Michael Anschel, one of the MN builders who developed the Greenstar program, now argues that a homeowner should “boost the attic insulation, spray foam the rim joist, install a high-efficiency furnace … and then walk away.”   Going beyond these incremental steps risks doing more harm than good– mold issues, trapping radon, creating rot that shortens a home’s lifespan.   I agree with Michael.   Except that walking away means dooming civilization.    As Elon Musk puts it, leaving Climate Change unaddressed will result in “more displacement and death than all the wars in human history combined”.   

Minneapolis’ Climate Action Plan calls for a 15% reduction in emissions by 2015 (Got there in 2012! hooray), 30% by 2030, and 80% or more by 2050.   I’d prefer it was 100% by 2050.   If we are still using fossil fuels by mid-century, our climate will be a roller coaster.  But it’s still a good goal.   

We reached 15% by grabbing the low hanging fruit like weather-stripping doors and changing incandescent bulbs to LED.  We might hit 30% by continuing this work while society shifts toward electric cars and the grid grows its renewable portfolio.   Natural gas as a “bridge fuel” might also help, but ultimately it is a bridge to nowhere.   

But if we want to get past even 50%, we have to build differently.   In 2006, nationally, buildings contributed 39% of greenhouse gas emissions.   Now that number is 42-43%, depending on the source.   MN building code creates a reasonably energy-efficient house that does at least take a wholistic approach, which results in a sturdy safe house.   However, a Passive House requires 1/5th of the heating/cooling load of a house built to existing code.   Meanwhile, houses built more than 70 years ago can use 4 times the heat/cool load of a code built structure.    This means the swing between what we are capable of and what happens in some pre-WWII houses is 20 times.   In other words, a Passive House can require only 5% of the energy of older existing homes.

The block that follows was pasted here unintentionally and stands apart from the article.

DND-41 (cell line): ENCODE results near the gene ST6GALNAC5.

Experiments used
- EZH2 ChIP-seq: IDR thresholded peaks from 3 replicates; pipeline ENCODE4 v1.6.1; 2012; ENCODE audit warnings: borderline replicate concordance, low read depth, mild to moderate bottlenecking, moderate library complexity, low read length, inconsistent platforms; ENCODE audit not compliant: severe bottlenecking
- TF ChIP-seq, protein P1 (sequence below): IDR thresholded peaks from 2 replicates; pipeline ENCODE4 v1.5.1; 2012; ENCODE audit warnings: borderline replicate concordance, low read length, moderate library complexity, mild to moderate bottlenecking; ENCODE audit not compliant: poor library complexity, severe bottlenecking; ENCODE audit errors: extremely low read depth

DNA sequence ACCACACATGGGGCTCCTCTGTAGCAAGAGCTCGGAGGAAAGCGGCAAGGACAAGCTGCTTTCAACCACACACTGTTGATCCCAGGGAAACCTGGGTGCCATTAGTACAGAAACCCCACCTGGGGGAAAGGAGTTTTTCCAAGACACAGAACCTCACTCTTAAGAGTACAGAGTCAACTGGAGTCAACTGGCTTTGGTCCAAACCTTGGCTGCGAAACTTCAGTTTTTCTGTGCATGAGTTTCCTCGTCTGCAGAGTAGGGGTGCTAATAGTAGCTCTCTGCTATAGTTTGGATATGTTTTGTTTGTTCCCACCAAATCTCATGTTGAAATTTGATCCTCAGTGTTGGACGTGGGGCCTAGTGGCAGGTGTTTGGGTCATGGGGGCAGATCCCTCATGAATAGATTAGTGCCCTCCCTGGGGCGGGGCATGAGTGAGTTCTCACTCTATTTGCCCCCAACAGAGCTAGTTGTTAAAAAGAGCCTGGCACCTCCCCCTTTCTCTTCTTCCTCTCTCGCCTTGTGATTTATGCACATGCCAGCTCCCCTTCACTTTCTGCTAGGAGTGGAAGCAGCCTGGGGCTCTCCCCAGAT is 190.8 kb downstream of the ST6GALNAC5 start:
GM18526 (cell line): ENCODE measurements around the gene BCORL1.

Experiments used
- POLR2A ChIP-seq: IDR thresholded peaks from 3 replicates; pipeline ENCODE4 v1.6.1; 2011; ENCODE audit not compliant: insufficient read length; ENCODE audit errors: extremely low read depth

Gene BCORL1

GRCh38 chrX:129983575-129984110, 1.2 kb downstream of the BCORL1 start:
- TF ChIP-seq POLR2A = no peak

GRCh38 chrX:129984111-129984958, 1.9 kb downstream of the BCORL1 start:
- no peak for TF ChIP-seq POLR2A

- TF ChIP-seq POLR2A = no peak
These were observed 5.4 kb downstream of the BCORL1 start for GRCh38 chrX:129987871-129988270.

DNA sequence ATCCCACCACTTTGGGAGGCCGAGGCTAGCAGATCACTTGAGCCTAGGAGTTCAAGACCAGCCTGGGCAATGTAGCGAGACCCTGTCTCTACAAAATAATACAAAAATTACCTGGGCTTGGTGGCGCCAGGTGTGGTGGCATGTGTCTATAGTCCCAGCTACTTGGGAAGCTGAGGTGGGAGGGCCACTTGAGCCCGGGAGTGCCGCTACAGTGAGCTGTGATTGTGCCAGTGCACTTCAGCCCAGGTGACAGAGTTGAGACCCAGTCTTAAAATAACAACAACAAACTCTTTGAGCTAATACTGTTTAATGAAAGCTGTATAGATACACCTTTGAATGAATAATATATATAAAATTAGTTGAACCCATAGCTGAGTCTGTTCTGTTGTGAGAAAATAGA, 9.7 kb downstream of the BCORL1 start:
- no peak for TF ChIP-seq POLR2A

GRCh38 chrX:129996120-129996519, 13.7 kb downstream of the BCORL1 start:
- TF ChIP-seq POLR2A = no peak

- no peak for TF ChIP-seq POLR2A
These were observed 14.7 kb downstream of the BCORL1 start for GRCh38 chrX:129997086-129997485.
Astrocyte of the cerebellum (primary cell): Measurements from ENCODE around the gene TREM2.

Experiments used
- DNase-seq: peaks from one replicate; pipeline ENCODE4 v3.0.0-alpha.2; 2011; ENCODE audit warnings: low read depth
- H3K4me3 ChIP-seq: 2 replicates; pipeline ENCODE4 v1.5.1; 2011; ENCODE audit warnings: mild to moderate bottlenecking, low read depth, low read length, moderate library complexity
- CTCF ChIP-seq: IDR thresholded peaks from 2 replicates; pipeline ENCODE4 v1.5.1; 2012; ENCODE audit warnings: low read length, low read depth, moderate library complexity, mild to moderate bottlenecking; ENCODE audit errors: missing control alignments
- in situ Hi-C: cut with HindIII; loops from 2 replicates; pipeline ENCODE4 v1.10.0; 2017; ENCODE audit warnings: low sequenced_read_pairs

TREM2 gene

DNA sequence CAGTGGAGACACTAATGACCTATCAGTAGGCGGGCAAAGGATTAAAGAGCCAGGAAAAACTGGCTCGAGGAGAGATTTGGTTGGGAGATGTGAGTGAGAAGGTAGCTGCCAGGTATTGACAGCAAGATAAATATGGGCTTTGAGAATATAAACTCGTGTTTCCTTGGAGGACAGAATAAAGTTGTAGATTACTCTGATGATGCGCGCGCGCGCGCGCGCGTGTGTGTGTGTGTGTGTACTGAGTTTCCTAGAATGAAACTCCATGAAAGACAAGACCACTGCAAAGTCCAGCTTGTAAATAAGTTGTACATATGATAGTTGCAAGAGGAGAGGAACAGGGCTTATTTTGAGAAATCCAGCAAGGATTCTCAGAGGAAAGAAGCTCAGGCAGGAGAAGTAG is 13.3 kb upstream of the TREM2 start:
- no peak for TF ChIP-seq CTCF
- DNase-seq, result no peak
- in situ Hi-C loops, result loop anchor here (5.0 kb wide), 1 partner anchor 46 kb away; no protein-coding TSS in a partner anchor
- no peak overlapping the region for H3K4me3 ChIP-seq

Most importantly, Passive Houses do not need furnaces.  This is the true line in the sand.  

In 2012, Tim Eian, local architect and the upper midwest’s Passive House expert, completed the first EnerPHit (Passive House retrofit) in a cold climate in the world, proving it can be done.  The next step is to make houses such as these the new normal.   

As long as buildings are still using fossil fuels, they remain part of the problem and not part of the solution.   The only way to eliminate the furnace is to take a wholistic approach to improving building performance.   It would be very helpful if this was publicly understood.  


Sincerely, Sean